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Home > Catalogue > Information, Incentives and the Economics of Control
Information, Incentives and the Economics of Control


  • 6 b/w illus. 1 table
  • Page extent: 192 pages
  • Size: 216 x 138 mm
  • Weight: 0.25 kg

Library of Congress

  • Dewey number: n/a
  • Dewey version: n/a
  • LC Classification: n/a
  • LC Subject headings:
    • Mathematical optimization
    • Economic man
    • Consumers' preferences
    • Competition

Library of Congress Record

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 (ISBN-13: 9780521022798 | ISBN-10: 0521022797)

DOI: 10.2277/0521022797

Manufactured on demand: supplied direct from the printer

 (Stock level updated: 02:08 GMT, 02 December 2015)


This 1992 book examines alternative methods for achieving optimality without all the apparatus of economic planning (such as information retrieval, computation of solutions, and separate implementation systems), or a vain reliance on sufficiently 'perfect' competition. All rely entirely on the self-interest of economic agents and voluntary contract. The author considers methods involving feedback iterative controls which require the prior selection of a 'criterion function', but no prior calculation of optimal quantities. The target is adjusted as the results for each step become data for the criterion function. Implementation is built in by the incentive structure, and all controls rely on consistency with the self-interest of individuals. The applicability of all the methods is shown to be independent of the form of ownership of enterprises: examples are given for industries which are wholly privately owned, wholly nationalized, mixed and labour-managed.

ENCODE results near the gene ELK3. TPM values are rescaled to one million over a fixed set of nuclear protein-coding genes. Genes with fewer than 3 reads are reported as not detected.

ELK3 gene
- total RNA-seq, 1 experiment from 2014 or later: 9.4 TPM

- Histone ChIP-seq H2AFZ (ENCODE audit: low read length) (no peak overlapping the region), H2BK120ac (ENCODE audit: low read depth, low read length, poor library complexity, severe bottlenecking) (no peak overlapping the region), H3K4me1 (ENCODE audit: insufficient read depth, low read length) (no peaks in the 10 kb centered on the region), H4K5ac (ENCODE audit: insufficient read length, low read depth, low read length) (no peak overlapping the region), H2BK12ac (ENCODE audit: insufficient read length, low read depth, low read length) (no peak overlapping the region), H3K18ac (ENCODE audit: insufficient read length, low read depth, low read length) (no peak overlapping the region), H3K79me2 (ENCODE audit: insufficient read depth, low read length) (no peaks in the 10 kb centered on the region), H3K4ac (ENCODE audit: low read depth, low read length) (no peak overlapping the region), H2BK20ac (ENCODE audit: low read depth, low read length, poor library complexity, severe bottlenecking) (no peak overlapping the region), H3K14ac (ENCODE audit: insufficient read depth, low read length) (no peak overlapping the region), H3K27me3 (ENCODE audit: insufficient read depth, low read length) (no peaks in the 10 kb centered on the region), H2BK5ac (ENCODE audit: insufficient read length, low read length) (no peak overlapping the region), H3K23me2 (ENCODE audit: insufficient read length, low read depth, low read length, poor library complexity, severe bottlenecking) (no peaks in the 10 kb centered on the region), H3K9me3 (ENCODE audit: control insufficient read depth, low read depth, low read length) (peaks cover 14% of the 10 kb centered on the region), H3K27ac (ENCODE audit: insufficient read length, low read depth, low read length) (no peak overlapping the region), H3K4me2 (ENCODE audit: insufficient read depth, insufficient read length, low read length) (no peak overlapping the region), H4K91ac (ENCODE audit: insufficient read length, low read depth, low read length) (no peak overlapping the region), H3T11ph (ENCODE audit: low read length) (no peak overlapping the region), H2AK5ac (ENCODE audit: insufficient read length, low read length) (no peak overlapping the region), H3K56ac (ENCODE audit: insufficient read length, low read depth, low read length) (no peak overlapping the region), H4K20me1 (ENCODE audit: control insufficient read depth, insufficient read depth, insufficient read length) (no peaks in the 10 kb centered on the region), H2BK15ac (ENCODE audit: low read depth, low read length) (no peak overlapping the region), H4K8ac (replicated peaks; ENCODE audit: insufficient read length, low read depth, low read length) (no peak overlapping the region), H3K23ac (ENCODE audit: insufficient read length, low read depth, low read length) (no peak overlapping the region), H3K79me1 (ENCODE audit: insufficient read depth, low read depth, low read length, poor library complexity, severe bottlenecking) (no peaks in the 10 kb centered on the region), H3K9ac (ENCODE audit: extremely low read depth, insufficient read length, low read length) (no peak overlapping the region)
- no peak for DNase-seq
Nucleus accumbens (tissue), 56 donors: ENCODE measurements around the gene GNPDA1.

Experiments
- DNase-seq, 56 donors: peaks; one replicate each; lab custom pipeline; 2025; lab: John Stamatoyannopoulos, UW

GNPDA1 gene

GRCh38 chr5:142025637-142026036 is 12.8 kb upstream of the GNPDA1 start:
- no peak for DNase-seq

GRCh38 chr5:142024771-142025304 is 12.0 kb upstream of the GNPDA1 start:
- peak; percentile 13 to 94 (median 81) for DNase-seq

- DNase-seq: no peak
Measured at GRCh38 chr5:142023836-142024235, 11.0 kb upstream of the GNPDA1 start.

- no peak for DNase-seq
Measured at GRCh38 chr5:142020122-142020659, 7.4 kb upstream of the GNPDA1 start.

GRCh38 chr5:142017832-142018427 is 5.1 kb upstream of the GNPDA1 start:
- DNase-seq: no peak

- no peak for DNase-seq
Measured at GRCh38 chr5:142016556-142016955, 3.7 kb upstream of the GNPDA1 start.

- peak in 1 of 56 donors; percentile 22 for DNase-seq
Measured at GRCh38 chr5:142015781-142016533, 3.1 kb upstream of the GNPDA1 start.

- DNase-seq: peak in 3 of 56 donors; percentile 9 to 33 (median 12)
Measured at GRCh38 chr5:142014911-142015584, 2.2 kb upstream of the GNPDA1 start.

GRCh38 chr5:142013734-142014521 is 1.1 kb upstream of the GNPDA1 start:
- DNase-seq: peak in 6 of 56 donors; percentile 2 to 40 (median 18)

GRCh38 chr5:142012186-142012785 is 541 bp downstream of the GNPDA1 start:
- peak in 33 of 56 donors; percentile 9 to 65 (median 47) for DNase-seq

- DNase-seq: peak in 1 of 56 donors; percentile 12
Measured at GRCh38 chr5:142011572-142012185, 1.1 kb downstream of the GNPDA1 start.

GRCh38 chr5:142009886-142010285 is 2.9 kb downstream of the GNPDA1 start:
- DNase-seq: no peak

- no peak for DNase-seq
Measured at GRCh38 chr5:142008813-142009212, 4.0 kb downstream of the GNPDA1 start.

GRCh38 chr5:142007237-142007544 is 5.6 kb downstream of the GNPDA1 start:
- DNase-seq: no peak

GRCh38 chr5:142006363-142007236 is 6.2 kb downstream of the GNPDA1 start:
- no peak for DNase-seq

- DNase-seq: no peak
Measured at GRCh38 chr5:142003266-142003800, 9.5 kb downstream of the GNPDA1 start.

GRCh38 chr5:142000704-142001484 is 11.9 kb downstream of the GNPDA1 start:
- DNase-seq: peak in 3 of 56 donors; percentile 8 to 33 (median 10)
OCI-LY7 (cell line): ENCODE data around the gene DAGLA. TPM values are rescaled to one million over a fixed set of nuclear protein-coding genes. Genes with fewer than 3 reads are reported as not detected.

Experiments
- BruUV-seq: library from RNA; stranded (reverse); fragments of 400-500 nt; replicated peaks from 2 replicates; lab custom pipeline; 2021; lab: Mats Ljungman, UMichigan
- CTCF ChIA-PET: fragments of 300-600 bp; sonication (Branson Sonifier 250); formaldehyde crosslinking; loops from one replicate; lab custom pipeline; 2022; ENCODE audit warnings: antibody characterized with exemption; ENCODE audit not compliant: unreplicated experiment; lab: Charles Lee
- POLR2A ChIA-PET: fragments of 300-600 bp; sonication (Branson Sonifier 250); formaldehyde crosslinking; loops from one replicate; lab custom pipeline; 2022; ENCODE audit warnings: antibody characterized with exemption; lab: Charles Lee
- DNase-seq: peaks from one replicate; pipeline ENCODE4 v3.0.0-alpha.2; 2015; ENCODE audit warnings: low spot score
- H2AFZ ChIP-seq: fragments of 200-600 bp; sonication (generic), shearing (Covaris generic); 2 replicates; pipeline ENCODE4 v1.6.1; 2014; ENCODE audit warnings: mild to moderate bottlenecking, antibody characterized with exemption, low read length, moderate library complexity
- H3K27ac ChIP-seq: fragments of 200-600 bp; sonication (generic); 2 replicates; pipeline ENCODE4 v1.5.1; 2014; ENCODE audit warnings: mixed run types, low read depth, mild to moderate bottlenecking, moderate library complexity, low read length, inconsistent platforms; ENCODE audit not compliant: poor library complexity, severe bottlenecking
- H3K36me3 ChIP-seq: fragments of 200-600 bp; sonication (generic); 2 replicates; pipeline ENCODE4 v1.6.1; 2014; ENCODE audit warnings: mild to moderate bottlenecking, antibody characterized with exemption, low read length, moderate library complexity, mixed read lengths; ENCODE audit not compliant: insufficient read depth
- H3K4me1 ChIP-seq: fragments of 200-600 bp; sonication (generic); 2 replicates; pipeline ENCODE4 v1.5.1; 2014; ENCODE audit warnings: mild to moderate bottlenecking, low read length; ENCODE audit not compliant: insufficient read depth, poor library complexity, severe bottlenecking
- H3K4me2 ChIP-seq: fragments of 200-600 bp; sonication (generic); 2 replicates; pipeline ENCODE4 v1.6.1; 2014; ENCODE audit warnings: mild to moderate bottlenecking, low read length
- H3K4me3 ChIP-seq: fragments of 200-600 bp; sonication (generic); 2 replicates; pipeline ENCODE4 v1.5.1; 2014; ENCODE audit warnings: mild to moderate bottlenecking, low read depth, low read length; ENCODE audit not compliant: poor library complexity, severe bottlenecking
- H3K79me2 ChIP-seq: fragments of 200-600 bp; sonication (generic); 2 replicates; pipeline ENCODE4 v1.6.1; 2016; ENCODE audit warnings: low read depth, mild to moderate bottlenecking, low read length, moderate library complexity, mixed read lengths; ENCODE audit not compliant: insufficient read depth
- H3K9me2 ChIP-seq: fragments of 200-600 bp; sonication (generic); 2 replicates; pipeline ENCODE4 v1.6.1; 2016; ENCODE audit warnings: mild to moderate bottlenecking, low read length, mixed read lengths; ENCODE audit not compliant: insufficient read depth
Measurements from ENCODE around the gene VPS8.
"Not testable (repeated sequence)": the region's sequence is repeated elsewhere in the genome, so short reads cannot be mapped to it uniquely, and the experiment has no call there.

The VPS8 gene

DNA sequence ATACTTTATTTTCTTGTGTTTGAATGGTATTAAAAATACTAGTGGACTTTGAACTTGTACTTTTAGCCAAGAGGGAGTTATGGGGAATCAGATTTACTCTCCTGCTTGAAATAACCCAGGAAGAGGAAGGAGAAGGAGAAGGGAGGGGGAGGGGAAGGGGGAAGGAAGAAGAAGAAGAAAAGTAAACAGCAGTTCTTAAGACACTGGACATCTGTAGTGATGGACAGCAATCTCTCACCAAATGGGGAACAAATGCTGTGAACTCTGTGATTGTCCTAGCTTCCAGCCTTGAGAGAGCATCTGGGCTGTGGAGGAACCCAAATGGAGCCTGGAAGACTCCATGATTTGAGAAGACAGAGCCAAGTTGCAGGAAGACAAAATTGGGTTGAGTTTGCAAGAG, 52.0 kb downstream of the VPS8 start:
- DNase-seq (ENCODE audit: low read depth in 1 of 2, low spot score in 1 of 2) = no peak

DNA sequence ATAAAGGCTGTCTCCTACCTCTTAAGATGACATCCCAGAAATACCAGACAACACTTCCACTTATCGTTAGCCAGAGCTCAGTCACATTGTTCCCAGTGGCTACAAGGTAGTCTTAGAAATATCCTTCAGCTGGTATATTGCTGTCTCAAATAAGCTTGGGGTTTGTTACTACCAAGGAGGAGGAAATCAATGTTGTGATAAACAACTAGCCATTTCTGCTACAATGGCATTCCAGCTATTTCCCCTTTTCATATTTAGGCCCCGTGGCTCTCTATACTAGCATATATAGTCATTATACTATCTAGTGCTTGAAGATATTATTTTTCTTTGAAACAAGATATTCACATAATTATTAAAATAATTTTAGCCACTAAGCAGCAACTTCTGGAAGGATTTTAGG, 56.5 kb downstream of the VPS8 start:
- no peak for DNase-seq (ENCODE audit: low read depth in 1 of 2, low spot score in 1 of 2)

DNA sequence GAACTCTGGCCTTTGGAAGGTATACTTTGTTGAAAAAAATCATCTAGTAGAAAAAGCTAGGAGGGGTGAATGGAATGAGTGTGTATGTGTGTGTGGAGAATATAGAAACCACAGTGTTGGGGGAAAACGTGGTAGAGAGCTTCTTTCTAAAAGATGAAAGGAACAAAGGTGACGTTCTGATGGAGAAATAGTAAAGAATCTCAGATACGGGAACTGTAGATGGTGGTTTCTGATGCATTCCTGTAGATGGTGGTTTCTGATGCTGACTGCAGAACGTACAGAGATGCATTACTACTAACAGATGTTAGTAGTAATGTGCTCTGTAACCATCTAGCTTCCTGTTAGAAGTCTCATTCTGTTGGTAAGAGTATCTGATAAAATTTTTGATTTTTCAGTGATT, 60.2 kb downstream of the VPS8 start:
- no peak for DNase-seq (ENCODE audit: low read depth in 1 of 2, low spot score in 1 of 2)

• Advanced monograph by a respected theorist looking at how industries can be guided to optimal performance without central planning or reliance on the market • Archibald is a well-known figure, widely published in the journals • This an interesting subject, made more topical by the collapse of the command economies in Eastern Europe and the search for other alternatives to pure market forces


Preface; Part I. Introductory: 1. Two preliminary matters; 2. Extended preferences; Part II. Iterative Controls: 3. Feedback control processes; 4. First example: an externality problem; 5. Second application of the control process: Lerner's problem; 6. Third example of the control process: implementation of a second-best solution; 7. Two examples of the control process in a mixed economy; Part III. Non-convexities: 8. Non-convexities in the technology; 9. Non-convexity and optimal product choice; Part IV. Cooperatives: 10. Pareto-improvements and cooperatives; 11. Achieving pareto-efficiency in the LMF; 12. Risk-sharing in Illyria (the ELMF); Appendix: the taxation of economic rent; Notes; Bibliography; Index.

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